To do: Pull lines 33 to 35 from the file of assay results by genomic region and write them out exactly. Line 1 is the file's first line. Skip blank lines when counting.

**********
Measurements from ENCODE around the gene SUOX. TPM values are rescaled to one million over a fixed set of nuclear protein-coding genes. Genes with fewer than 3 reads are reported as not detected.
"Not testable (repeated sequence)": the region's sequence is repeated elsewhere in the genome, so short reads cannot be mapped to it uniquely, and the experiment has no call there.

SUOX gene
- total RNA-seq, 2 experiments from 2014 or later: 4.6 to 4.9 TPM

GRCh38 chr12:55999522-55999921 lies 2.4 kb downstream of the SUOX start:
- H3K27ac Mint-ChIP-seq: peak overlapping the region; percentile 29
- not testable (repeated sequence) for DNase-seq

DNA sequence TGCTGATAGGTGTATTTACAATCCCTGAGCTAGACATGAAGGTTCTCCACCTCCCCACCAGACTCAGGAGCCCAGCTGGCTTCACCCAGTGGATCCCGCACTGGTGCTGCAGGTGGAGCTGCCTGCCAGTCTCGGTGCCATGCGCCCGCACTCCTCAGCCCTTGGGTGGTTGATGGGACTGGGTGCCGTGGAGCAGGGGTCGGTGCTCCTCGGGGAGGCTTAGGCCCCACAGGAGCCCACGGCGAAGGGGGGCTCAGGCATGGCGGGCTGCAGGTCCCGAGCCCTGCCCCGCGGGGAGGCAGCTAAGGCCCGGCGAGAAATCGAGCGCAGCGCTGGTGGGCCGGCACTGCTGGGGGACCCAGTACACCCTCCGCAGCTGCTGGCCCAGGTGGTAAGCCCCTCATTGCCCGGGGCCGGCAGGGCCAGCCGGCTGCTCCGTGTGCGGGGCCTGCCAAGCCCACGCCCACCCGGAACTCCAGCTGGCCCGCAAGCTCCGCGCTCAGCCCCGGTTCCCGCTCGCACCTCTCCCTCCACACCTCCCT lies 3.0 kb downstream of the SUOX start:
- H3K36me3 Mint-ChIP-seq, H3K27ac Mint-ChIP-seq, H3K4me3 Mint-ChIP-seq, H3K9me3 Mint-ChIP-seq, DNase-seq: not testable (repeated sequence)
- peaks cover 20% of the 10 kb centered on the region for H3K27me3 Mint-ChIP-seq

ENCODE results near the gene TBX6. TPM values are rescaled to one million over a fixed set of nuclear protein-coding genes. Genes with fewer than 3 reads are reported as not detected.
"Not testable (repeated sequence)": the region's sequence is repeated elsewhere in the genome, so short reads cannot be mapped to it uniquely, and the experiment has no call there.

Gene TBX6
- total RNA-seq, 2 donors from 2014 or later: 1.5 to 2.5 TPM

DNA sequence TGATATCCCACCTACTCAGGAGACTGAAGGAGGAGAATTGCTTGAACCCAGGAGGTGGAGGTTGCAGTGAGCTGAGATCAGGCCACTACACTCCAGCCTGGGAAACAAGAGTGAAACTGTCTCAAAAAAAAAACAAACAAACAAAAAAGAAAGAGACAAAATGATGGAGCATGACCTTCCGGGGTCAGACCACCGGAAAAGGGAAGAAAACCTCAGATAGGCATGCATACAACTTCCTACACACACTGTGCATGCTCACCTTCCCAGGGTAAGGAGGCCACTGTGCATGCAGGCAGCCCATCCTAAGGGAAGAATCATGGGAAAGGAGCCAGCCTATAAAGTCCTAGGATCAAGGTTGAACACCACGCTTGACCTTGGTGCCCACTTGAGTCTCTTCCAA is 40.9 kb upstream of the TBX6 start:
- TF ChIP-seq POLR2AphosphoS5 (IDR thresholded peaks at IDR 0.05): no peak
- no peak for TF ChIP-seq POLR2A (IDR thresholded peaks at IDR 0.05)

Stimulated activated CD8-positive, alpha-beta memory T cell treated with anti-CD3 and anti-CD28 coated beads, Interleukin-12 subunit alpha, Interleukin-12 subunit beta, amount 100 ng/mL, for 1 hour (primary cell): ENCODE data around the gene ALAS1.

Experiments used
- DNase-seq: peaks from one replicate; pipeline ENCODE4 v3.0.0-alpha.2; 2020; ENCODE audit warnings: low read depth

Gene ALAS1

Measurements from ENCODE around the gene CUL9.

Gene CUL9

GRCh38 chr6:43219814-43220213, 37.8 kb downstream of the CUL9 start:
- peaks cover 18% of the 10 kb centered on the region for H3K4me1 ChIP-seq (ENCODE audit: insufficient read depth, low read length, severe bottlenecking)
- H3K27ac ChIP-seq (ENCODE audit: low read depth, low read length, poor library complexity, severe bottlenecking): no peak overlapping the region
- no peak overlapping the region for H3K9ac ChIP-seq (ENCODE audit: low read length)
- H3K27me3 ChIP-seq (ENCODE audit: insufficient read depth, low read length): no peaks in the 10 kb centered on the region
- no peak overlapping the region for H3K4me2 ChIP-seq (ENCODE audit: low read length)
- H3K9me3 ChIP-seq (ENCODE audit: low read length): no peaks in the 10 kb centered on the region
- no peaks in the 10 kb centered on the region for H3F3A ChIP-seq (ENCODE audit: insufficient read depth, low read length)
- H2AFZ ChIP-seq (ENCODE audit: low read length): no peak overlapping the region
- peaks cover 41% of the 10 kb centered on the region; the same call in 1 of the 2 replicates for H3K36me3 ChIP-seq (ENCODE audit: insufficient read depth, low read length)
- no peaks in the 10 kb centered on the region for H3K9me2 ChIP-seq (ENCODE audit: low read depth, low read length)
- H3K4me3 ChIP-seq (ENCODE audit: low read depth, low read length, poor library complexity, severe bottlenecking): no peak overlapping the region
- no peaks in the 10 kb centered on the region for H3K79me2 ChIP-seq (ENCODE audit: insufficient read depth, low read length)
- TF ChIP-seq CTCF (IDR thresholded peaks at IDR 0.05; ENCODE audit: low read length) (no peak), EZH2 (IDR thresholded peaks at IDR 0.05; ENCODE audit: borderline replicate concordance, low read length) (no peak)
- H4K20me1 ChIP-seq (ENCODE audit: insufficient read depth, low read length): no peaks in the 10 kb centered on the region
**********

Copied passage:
- peaks cover 41% of the 10 kb centered on the region; the same call in 1 of the 2 replicates for H3K36me3 ChIP-seq (ENCODE audit: insufficient read depth, low read length)
- no peaks in the 10 kb centered on the region for H3K9me2 ChIP-seq (ENCODE audit: low read depth, low read length)
- H3K4me3 ChIP-seq (ENCODE audit: low read depth, low read length, poor library complexity, severe bottlenecking): no peak overlapping the region